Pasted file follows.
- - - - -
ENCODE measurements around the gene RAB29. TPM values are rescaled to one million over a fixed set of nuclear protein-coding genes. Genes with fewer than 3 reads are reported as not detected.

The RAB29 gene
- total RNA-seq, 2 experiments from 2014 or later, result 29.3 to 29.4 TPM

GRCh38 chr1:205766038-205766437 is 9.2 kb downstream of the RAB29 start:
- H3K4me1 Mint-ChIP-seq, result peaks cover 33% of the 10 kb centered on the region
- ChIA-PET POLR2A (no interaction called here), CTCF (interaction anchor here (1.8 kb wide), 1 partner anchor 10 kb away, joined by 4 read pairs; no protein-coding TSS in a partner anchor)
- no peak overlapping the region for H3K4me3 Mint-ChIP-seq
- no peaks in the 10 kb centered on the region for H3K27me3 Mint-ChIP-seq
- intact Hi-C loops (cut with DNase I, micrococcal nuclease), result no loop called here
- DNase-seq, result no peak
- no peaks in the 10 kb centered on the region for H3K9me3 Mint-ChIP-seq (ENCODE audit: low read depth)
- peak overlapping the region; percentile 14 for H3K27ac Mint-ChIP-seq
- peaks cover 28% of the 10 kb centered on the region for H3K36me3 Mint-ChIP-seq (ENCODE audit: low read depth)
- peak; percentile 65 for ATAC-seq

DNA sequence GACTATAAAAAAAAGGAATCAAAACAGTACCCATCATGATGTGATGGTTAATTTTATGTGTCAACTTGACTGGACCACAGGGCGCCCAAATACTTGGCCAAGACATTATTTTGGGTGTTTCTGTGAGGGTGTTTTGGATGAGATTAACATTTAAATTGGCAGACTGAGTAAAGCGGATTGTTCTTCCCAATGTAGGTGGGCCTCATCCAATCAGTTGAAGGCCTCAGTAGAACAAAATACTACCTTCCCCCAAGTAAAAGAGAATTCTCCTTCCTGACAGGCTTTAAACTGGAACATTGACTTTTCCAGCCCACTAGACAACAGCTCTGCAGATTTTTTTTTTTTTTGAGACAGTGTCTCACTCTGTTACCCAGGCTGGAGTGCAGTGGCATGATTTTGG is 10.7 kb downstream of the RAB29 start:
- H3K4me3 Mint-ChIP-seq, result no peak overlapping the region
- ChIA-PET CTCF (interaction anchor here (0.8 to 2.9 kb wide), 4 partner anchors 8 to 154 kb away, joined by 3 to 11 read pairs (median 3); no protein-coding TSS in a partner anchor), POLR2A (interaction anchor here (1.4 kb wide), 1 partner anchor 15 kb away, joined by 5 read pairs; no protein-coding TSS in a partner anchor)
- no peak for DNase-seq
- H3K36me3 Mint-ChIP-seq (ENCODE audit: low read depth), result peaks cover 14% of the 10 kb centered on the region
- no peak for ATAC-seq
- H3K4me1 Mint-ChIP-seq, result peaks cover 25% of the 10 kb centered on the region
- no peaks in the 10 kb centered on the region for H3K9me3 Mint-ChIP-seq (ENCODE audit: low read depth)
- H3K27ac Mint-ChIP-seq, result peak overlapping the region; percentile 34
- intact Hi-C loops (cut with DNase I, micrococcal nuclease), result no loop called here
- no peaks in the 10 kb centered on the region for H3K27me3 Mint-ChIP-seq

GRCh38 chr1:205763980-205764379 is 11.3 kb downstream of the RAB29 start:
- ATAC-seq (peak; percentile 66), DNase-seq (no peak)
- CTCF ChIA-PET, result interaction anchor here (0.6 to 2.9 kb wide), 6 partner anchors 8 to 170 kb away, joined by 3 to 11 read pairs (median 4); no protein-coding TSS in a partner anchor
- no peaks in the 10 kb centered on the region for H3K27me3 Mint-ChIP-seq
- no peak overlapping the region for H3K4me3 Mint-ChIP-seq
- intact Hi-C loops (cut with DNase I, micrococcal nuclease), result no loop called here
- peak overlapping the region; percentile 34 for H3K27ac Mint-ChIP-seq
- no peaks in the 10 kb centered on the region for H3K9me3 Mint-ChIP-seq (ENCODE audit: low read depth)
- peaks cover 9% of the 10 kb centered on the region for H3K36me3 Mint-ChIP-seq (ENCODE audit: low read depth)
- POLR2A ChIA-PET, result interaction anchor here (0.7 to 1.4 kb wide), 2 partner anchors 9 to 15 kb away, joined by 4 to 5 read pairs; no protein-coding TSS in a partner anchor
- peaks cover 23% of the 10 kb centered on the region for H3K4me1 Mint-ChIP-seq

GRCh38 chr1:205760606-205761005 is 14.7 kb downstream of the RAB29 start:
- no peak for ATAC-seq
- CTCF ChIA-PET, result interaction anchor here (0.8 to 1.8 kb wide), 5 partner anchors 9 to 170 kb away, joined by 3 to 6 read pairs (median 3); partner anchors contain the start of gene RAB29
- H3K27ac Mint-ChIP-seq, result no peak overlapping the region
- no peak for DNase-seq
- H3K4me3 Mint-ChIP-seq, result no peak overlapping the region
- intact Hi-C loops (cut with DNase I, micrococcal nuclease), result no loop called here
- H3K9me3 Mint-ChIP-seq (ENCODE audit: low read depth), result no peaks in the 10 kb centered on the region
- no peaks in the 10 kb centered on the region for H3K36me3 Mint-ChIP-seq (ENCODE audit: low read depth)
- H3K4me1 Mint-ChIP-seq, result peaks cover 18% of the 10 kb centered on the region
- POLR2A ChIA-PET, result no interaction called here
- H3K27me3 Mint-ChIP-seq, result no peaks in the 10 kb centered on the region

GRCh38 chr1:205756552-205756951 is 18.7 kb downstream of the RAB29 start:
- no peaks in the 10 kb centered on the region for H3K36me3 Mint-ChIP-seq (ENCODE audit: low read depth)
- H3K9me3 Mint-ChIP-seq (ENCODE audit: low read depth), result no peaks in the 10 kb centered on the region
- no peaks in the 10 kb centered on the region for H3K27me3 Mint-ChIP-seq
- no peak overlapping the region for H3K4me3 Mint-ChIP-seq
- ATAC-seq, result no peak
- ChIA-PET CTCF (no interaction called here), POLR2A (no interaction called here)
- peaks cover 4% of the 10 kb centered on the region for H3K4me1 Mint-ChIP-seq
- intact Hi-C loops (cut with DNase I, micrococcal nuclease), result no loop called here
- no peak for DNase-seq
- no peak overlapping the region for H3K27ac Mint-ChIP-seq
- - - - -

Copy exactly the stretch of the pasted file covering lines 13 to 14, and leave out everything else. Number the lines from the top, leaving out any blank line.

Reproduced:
- peaks cover 28% of the 10 kb centered on the region for H3K36me3 Mint-ChIP-seq (ENCODE audit: low read depth)
- peak; percentile 65 for ATAC-seq